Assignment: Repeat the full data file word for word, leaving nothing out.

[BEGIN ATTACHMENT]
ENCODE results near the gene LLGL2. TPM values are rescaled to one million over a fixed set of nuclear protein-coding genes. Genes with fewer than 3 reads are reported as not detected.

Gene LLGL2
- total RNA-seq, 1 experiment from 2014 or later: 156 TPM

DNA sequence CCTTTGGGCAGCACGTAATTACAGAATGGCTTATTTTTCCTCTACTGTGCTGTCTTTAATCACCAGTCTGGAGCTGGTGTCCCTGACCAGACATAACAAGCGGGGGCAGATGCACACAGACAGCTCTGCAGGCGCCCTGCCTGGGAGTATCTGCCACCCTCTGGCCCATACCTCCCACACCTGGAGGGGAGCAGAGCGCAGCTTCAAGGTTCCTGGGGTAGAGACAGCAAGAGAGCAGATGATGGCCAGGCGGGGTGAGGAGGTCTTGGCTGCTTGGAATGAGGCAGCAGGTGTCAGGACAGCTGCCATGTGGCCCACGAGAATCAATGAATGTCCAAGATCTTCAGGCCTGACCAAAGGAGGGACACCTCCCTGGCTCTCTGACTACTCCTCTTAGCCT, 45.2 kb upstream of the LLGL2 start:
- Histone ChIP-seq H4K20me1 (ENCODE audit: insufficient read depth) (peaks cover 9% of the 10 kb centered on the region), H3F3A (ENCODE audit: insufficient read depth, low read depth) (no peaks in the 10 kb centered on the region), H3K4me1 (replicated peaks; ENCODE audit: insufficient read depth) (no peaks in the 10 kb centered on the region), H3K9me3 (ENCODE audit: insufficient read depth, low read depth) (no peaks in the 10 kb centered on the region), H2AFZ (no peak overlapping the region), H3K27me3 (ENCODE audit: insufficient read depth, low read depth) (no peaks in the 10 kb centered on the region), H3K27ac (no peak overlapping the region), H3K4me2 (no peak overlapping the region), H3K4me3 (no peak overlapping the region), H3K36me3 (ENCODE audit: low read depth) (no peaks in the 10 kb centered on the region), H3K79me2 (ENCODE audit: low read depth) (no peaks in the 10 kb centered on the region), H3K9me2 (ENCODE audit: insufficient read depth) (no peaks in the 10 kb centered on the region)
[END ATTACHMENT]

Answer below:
ENCODE results near the gene LLGL2. TPM values are rescaled to one million over a fixed set of nuclear protein-coding genes. Genes with fewer than 3 reads are reported as not detected.

Gene LLGL2
- total RNA-seq, 1 experiment from 2014 or later: 156 TPM

DNA sequence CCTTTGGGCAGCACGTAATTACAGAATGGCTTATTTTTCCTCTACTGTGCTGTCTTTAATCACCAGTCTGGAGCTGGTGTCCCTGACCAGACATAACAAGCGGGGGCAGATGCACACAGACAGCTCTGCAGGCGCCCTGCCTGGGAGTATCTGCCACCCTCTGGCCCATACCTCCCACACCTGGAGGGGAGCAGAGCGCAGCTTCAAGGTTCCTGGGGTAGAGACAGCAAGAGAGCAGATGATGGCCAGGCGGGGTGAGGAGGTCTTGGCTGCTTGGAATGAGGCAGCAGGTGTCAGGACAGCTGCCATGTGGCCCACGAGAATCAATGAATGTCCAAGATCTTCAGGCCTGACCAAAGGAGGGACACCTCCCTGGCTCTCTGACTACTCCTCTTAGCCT, 45.2 kb upstream of the LLGL2 start:
- Histone ChIP-seq H4K20me1 (ENCODE audit: insufficient read depth) (peaks cover 9% of the 10 kb centered on the region), H3F3A (ENCODE audit: insufficient read depth, low read depth) (no peaks in the 10 kb centered on the region), H3K4me1 (replicated peaks; ENCODE audit: insufficient read depth) (no peaks in the 10 kb centered on the region), H3K9me3 (ENCODE audit: insufficient read depth, low read depth) (no peaks in the 10 kb centered on the region), H2AFZ (no peak overlapping the region), H3K27me3 (ENCODE audit: insufficient read depth, low read depth) (no peaks in the 10 kb centered on the region), H3K27ac (no peak overlapping the region), H3K4me2 (no peak overlapping the region), H3K4me3 (no peak overlapping the region), H3K36me3 (ENCODE audit: low read depth) (no peaks in the 10 kb centered on the region), H3K79me2 (ENCODE audit: low read depth) (no peaks in the 10 kb centered on the region), H3K9me2 (ENCODE audit: insufficient read depth) (no peaks in the 10 kb centered on the region)